Thursday, October 04, 2012

Meanwhile, Back at the Ranch

Could you pick a more beautiful day to paint outside?

On the last day of the art conference, most of the participants opted to paint on location at a historic ranch about 20 miles out of town. Our gracious host allowed us to wander all over this wonderful property that has been in his family for over 100 years. I imagine it must've been a treat for him to see all the different ways everyone interpreted his ranch.

I just love stuff like this.

Scattered all around the main house were outbuildings and relics of ranch life from a different era. I am very thankful for the many modern conveniences we enjoy and especially thankful for the medical and hygienic advances we've made, but at the same time I am drawn to old places. This ranch was almost as good as a time machine.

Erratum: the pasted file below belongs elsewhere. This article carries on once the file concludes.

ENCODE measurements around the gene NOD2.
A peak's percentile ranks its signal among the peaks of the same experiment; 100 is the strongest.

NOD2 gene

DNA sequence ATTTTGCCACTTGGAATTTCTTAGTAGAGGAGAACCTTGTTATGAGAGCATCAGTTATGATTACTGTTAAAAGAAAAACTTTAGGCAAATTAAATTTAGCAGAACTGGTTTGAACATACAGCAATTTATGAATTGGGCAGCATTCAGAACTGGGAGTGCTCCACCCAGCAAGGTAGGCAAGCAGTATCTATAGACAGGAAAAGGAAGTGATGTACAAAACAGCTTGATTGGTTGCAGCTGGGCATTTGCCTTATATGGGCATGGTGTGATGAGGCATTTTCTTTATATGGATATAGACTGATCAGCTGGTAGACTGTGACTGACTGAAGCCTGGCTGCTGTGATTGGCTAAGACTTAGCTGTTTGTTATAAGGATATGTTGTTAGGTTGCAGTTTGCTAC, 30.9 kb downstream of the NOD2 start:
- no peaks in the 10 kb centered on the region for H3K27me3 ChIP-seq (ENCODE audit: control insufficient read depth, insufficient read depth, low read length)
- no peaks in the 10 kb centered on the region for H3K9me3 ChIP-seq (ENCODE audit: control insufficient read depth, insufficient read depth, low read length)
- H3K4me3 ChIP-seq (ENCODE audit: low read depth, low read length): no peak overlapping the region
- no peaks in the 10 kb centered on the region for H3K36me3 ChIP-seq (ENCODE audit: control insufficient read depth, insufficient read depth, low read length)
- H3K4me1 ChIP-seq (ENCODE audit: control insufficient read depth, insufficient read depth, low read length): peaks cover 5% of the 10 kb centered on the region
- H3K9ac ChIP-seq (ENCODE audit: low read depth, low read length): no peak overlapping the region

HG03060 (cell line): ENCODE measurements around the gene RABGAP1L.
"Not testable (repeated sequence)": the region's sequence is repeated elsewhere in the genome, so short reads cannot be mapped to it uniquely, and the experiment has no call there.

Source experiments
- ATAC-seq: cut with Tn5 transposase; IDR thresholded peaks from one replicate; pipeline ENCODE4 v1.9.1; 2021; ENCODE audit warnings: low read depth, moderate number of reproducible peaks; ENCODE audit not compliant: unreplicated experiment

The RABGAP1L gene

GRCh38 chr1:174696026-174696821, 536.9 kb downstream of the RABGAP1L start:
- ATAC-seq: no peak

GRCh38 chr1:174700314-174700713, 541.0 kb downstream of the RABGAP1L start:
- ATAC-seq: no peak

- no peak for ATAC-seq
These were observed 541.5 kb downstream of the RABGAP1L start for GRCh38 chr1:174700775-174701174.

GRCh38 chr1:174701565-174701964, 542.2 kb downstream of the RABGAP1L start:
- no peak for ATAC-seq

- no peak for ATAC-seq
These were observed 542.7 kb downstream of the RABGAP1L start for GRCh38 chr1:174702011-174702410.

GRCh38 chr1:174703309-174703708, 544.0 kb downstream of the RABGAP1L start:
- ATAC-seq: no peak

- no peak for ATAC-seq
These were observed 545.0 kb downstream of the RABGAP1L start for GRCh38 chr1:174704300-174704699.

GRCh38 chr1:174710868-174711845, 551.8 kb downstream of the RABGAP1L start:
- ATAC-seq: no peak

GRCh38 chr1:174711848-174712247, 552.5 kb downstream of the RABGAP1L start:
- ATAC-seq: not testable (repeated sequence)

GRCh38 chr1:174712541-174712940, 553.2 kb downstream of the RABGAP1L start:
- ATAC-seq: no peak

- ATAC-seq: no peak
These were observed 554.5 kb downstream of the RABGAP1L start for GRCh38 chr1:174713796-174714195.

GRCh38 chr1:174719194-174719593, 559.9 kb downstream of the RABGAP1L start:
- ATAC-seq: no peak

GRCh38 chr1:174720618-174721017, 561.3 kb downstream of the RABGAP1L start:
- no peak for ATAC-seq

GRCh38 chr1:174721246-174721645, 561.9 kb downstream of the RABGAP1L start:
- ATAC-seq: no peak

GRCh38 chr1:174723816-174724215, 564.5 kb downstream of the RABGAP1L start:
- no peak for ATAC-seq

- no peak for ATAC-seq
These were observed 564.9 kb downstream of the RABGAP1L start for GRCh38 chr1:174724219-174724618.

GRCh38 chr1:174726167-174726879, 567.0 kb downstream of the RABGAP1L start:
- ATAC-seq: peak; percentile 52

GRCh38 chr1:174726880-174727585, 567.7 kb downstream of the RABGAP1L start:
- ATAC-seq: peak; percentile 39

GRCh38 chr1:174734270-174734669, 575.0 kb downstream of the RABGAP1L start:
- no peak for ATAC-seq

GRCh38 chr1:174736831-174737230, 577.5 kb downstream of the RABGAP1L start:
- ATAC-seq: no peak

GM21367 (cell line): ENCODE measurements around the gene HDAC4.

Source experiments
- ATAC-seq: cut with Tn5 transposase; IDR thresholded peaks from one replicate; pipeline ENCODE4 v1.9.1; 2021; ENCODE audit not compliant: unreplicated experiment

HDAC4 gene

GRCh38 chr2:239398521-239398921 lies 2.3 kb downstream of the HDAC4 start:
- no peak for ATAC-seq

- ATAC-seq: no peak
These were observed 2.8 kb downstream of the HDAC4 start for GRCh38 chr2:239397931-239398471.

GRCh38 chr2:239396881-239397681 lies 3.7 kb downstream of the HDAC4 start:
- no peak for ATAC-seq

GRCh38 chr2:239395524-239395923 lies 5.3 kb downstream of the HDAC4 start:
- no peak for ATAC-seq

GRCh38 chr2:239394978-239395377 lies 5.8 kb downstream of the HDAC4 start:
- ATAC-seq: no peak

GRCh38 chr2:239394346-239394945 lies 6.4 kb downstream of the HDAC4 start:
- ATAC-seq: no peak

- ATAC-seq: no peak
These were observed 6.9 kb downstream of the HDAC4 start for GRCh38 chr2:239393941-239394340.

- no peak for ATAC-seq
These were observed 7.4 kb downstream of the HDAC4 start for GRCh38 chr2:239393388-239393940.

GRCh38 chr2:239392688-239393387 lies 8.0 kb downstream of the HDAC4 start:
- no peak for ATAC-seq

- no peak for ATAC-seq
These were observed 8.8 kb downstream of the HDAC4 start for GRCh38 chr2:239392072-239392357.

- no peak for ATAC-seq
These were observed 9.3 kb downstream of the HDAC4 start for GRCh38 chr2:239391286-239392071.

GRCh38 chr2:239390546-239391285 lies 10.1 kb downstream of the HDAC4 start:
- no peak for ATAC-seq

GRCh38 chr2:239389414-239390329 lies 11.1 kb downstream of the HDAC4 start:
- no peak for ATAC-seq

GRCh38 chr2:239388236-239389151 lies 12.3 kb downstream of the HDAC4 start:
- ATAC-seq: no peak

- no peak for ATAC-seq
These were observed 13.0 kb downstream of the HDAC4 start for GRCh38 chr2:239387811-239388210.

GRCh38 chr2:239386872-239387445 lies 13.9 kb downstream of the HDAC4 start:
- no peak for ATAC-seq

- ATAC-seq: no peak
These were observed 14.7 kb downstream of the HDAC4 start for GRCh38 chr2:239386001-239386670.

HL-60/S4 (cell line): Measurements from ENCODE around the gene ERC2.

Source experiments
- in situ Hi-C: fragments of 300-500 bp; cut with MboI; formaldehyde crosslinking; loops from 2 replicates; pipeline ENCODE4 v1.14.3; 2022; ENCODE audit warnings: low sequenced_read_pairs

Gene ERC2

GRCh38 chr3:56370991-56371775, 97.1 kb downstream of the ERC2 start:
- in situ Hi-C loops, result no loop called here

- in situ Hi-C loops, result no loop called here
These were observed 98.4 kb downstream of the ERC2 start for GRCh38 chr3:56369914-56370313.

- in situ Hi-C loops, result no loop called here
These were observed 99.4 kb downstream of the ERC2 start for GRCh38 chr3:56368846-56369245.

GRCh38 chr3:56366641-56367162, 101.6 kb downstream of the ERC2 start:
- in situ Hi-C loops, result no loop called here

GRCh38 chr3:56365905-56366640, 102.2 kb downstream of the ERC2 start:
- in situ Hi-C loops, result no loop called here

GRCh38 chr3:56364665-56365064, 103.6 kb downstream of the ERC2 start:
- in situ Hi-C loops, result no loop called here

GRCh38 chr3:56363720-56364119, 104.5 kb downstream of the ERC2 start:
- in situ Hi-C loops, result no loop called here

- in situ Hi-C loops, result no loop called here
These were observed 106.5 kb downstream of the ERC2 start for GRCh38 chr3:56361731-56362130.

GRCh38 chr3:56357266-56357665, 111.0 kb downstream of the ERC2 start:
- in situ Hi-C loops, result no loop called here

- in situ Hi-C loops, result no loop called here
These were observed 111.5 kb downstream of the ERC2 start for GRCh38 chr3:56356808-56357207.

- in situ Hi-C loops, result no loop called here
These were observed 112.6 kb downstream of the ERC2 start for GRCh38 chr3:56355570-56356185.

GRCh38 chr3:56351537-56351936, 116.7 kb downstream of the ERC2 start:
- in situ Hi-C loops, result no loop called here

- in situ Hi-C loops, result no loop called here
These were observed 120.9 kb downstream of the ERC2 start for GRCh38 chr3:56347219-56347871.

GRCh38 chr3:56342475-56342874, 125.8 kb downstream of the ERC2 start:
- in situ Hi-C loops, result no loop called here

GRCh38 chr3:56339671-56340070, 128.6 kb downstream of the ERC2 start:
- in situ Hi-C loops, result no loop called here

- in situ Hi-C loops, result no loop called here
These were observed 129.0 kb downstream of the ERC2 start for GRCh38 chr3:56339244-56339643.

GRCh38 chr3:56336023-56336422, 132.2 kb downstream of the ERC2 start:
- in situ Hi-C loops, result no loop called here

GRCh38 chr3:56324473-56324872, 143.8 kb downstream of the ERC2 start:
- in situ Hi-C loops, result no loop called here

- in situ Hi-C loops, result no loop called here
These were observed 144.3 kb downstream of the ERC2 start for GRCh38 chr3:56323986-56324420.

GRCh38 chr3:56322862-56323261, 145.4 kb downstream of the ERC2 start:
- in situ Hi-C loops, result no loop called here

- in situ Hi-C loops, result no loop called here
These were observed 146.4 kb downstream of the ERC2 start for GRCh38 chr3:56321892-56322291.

Many people in the group spent a good part of the day taking reference photos of all of the wonderful buildings and old farm equipment.

There was a beautiful river that flowed through the property and many of the artists decided to paint on the bridge or along the banks of the river. The cottonwoods were stunning in their fall colors.

Looking down at a group of plein air painters (center of photo) from the steep dirt road that led to the ranch in the river bottoms.

Because the dry conditions were not favorable to acrylic painting again, a lot of people brought their oil paints and some, myself included, worked in watercolor instead.

Watercolor sketch of a dead cottonwood tree.

The Wind River area is known for great trout fishing. This seemed like a beautiful spot to cast in. It certainly was a beautiful spot to sketch in.

What a wonderful day this was. I felt a little sad to leave, but since I had 10 miles of dirt road to drive before even reaching the main road back to town, I left a little early so that I would have time to wash off the dust before dinner. However, if I had waited just a little while longer before I left, I could've seen a herd of Rocky Mountain big horn sheep come through! That's the wonderful thing about painting on location - you never know what you'll see.

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